Every time any of us puts money in a Roth, we are betting on the rules staying the same. It would be total political suicide for any politician to vote to change the rules for money already inside a Roth. They may change the rules to disallow Roth's in the future, but that won't affect the money already in Roths. They always grandfather old programs while they phase them out to new people.

Russ

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Author: rkmacdonald Big red star, 1000 posts Old School Fool Add to my Favorite Fools Ignore this person (you won't see their posts anymore) Number: 41157 of 76237
Subject: Re: Confused Newbie Date: 6/7/2004 10:17 AM
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Remember when anyone, regardless of income, could contribute $2000 pre-tax to a traditional IRA?

Yes, and that affected future contributions and not money that was already inside an IRA.

In fact, I challenge you to find one single example of a tax law change that changed the tax treatment of money already inside a retirement program of any kind. This is sacred ground for the politicians.

It is much more likely that they will simply raise the income tax marginal percentages to increase revenues. After all, the really big IRA's are the Traditional ones, from 401(k) and pension rollovers, and money withdrawn from those is taxible at the marginal rate. That's how they'll help to balance the budget. Especially when RMD's kick in.

Russ

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Author: spinning Big red star, 1000 posts Old School Fool Add to my Favorite Fools Ignore this person (you won't see their posts anymore) Number: 41158 of 76237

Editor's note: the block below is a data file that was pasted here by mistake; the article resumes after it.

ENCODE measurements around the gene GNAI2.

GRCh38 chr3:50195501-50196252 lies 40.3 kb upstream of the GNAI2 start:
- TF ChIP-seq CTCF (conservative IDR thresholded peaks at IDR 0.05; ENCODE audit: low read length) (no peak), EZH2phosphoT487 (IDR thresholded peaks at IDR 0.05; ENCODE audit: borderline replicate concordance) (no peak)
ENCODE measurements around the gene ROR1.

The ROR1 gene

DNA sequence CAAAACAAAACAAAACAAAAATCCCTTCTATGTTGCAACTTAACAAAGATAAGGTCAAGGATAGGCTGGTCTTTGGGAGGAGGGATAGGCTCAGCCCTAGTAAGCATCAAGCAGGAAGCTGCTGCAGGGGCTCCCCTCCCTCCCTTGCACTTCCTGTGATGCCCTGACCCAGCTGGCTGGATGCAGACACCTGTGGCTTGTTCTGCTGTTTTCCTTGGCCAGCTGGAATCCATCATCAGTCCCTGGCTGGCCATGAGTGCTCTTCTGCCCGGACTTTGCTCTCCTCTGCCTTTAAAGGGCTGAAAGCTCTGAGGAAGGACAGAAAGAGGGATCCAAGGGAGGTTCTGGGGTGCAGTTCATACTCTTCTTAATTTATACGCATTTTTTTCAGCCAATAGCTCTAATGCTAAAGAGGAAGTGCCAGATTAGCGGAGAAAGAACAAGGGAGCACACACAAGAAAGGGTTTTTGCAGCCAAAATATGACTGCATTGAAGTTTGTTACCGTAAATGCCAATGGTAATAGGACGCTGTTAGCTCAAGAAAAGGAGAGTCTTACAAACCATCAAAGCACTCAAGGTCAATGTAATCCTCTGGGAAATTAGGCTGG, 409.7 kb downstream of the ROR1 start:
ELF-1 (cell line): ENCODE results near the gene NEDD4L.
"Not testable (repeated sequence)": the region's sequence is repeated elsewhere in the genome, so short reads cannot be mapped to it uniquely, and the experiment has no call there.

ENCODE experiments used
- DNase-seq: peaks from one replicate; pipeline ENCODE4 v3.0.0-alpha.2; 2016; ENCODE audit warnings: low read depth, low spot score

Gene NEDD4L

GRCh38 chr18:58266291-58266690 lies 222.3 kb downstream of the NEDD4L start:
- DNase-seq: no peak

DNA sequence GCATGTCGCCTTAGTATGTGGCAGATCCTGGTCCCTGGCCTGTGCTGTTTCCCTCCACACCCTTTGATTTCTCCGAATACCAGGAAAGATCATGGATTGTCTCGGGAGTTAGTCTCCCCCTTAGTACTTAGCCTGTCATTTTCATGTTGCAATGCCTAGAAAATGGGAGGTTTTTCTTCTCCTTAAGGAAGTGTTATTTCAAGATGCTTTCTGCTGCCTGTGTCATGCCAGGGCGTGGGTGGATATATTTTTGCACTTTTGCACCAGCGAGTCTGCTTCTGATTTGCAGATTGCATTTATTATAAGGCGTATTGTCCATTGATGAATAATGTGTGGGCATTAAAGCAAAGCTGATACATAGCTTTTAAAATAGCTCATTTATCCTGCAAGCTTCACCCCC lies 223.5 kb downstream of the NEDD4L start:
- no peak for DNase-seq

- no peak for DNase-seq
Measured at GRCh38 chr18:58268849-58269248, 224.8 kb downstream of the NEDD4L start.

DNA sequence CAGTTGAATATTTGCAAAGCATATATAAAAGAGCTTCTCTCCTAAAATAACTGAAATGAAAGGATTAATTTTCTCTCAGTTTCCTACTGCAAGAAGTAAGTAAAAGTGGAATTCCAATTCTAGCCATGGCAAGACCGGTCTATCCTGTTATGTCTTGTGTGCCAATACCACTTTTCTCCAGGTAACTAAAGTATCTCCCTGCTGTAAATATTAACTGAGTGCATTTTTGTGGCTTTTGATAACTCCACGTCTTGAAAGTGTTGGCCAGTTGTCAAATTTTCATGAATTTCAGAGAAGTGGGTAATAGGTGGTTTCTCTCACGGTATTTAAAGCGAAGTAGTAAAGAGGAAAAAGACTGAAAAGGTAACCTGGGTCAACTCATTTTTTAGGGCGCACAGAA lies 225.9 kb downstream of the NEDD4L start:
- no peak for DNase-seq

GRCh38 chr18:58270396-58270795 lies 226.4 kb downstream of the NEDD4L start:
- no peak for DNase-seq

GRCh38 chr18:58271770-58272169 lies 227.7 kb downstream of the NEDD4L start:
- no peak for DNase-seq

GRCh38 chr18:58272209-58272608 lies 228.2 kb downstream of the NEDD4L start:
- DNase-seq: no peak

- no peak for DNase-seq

Subject: Re: Confused Newbie Date: 6/7/2004 11:42 AM
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One way to surreptitiously tax money in Roth IRA's would be to institute a national sales tax. This could be done in the name of tax simplification and could accompany a decrease in income tax rates. Then, anytime you bought anything with Roth money, you would be paying taxes that you don't pay now.

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Author: rkmacdonald Big red star, 1000 posts Old School Fool Add to my Favorite Fools Ignore this person (you won't see their posts anymore) Number: 41159 of 76237
Subject: Re: Confused Newbie Date: 6/7/2004 1:22 PM
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spinning wrote:
One way to surreptitiously tax money in Roth IRA's would be to institute a national sales tax. This could be done in the name of tax simplification and could accompany a decrease in income tax rates. Then, anytime you bought anything with Roth money, you would be paying taxes that you don't pay now.

I would dearly love to see a national sales tax. There is no fairer way to tax everyone equally. Gone would be the unfair tax scales where the more you earn the higher percentage you pay. If everyone paid equally into the tax base, our collective tax rate would only be about 10% of what we make. As it is now, almost 50% of the people in the country little or no income taxes. That's why the rates are so high for the rest of us.

Actually, there is another way to tax everyone equally - inflation!

Russ

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Author: JAFO31 Big gold star, 5000 posts Old School Fool Add to my Favorite Fools Ignore this person (you won't see their posts anymore) Number: 41160 of 76237
Subject: Re: Confused Newbie Date: 6/7/2004 2:02 PM
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rkmacdonald: